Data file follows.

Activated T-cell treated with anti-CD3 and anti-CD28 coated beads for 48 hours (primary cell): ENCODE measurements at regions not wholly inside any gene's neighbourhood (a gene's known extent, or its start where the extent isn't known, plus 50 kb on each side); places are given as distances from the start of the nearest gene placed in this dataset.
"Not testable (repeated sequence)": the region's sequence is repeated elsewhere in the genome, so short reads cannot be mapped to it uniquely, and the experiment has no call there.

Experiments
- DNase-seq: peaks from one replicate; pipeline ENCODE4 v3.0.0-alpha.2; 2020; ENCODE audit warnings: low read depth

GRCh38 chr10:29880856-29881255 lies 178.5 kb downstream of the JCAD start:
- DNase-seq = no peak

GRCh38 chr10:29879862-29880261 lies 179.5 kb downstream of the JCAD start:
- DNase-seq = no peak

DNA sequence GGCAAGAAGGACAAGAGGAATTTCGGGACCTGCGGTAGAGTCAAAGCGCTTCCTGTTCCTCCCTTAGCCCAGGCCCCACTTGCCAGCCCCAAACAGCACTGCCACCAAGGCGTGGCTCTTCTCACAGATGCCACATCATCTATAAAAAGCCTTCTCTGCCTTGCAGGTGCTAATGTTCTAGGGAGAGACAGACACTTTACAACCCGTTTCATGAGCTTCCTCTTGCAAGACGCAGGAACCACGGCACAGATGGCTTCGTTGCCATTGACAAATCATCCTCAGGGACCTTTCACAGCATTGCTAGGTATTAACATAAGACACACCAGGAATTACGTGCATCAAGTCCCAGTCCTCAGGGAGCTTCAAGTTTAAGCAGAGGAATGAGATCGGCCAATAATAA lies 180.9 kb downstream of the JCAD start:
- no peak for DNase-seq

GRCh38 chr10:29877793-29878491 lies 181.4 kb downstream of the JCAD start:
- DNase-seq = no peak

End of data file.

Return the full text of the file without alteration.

Activated T-cell treated with anti-CD3 and anti-CD28 coated beads for 48 hours (primary cell): ENCODE measurements at regions not wholly inside any gene's neighbourhood (a gene's known extent, or its start where the extent isn't known, plus 50 kb on each side); places are given as distances from the start of the nearest gene placed in this dataset.
"Not testable (repeated sequence)": the region's sequence is repeated elsewhere in the genome, so short reads cannot be mapped to it uniquely, and the experiment has no call there.

Experiments
- DNase-seq: peaks from one replicate; pipeline ENCODE4 v3.0.0-alpha.2; 2020; ENCODE audit warnings: low read depth

GRCh38 chr10:29880856-29881255 lies 178.5 kb downstream of the JCAD start:
- DNase-seq = no peak

GRCh38 chr10:29879862-29880261 lies 179.5 kb downstream of the JCAD start:
- DNase-seq = no peak

DNA sequence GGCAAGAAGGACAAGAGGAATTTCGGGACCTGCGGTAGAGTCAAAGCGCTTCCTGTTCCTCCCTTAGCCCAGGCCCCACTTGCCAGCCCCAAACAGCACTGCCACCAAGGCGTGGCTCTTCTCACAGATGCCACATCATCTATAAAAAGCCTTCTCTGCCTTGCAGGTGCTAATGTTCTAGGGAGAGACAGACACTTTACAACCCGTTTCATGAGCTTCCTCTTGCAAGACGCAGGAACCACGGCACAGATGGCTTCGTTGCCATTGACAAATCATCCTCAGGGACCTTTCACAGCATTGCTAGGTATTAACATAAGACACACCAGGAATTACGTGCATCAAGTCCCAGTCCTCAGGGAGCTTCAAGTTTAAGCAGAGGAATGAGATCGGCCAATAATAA lies 180.9 kb downstream of the JCAD start:
- no peak for DNase-seq

GRCh38 chr10:29877793-29878491 lies 181.4 kb downstream of the JCAD start:
- DNase-seq = no peak